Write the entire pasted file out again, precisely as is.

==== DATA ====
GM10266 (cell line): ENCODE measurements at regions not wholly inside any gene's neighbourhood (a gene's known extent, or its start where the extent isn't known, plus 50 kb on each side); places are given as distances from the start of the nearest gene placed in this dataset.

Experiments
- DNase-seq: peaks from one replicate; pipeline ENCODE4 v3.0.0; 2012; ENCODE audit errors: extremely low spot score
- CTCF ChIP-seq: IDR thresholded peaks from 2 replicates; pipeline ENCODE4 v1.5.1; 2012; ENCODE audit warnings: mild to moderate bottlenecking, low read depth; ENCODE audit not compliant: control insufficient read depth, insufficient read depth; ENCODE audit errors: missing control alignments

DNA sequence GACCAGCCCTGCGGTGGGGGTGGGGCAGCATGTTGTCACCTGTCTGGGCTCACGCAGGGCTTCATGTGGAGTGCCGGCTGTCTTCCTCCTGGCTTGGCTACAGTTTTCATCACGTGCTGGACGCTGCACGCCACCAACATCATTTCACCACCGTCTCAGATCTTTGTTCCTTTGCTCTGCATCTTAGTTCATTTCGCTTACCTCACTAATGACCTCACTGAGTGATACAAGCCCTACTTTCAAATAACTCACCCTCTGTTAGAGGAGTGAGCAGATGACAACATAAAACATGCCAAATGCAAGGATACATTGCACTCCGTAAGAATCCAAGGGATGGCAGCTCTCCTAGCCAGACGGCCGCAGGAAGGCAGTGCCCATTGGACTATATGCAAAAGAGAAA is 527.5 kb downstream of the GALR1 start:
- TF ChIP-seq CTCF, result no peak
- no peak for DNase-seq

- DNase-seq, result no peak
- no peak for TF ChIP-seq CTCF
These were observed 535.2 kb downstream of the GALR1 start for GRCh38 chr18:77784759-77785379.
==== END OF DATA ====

GM10266 (cell line): ENCODE measurements at regions not wholly inside any gene's neighbourhood (a gene's known extent, or its start where the extent isn't known, plus 50 kb on each side); places are given as distances from the start of the nearest gene placed in this dataset.

Experiments
- DNase-seq: peaks from one replicate; pipeline ENCODE4 v3.0.0; 2012; ENCODE audit errors: extremely low spot score
- CTCF ChIP-seq: IDR thresholded peaks from 2 replicates; pipeline ENCODE4 v1.5.1; 2012; ENCODE audit warnings: mild to moderate bottlenecking, low read depth; ENCODE audit not compliant: control insufficient read depth, insufficient read depth; ENCODE audit errors: missing control alignments

DNA sequence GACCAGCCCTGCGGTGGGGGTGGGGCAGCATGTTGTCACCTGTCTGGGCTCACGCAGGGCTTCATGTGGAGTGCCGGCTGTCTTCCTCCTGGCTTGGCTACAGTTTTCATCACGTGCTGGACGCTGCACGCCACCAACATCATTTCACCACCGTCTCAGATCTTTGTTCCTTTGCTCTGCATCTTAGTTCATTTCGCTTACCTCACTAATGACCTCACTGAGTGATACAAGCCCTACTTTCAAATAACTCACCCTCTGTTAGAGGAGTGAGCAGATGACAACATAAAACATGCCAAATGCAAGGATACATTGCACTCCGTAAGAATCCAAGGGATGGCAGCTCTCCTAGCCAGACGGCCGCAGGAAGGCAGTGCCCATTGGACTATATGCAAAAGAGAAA is 527.5 kb downstream of the GALR1 start:
- TF ChIP-seq CTCF, result no peak
- no peak for DNase-seq

- DNase-seq, result no peak
- no peak for TF ChIP-seq CTCF
These were observed 535.2 kb downstream of the GALR1 start for GRCh38 chr18:77784759-77785379.